Fred Korematsu's decision to resist F.D.R.'s Executive Order 9066, which provided authority for the internment of Japanese Americans during World War II, was initially the case of a young man following his heart: he wanted to remain in California with his white fianc?e. However, he quickly came to realize that it was more than just a personal choice; it was a matter of basic human rights.
After refusing to leave for incarceration when ordered, Korematsu was eventually arrested and convicted of a federal crime before being sent to the internment camp at Topaz, Utah.
He appealed his conviction to the Supreme Court, which, in one of the most infamous cases in American legal history, upheld the wartime orders. Forty years later, in the early 1980s, a team of young attorneys resurrected Korematsu's case. This time, Korematsu was victorious, and his conviction was overturned, helping to pave the way for Japanese American redress.
Lorraine Bannai, who was a young attorney on that legal team, combines insider knowledge of the case with extensive archival research, personal letters, and unprecedented access to Korematsu his family, and close friends. She uncovers the inspiring story of a humble, soft-spoken man who fought tirelessly against human rights abuses long after he was exonerated. In 1998, President Bill Clinton awarded Korematsu the Presidential Medal of Freedom.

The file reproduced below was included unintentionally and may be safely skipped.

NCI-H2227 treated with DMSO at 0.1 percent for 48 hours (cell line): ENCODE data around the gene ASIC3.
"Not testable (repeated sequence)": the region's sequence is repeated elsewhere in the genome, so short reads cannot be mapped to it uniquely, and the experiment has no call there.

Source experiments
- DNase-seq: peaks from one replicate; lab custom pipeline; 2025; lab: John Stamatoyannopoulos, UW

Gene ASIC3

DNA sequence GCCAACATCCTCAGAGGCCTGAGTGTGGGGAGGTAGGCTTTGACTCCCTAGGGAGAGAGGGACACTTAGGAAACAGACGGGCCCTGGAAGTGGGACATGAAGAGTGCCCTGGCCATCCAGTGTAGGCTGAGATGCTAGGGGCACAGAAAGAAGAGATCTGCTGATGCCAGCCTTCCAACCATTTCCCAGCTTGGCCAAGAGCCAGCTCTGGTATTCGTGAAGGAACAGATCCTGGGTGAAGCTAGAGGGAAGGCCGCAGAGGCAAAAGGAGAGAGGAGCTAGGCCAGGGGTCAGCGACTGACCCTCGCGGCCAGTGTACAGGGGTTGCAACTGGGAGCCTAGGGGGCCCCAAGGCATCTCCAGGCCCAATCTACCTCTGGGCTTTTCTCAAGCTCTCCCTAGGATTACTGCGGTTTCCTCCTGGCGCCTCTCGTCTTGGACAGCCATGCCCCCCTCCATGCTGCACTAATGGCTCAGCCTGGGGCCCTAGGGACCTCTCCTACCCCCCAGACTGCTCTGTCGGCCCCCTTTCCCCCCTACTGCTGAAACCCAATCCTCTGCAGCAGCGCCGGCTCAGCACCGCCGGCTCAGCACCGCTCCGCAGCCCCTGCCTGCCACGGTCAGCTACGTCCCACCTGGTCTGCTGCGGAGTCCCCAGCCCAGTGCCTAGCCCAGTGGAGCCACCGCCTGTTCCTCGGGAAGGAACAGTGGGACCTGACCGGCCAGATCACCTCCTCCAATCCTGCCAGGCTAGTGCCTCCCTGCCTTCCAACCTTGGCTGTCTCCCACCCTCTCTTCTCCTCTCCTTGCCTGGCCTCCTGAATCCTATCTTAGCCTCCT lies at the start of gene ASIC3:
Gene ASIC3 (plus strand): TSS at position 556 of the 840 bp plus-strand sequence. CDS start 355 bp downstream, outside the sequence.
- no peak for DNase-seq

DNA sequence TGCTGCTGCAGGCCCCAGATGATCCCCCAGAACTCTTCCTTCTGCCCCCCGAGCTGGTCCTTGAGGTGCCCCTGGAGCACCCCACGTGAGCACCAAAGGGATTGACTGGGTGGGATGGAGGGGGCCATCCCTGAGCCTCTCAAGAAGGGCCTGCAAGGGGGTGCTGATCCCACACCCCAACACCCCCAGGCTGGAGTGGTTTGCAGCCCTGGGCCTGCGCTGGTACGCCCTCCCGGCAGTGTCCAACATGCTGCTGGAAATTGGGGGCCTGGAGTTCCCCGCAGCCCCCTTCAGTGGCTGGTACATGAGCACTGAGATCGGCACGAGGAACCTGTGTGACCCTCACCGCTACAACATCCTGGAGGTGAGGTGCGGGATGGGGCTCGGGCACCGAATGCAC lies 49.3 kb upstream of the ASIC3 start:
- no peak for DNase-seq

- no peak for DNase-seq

To view this DRM protected ebook on your desktop or laptop you will need to have Adobe Digital Editions installed. It is a free software. We also strongly recommend that you sign up for an AdobeID at the Adobe website. For more details please see FAQ 1&2. To view this ebook on an iPhone, iPad or Android mobile device you will need the Adobe Digital Editions app, or BlueFire Reader or Txtr app. These are free, too. For more details see this article.
|Size: ||14.5 MB|
|Publisher: ||University of Washington Press|
|Date published: || 2015|
|ISBN: ||2370006871453 (DRM-EPUB)|
|Read Aloud: ||not allowed|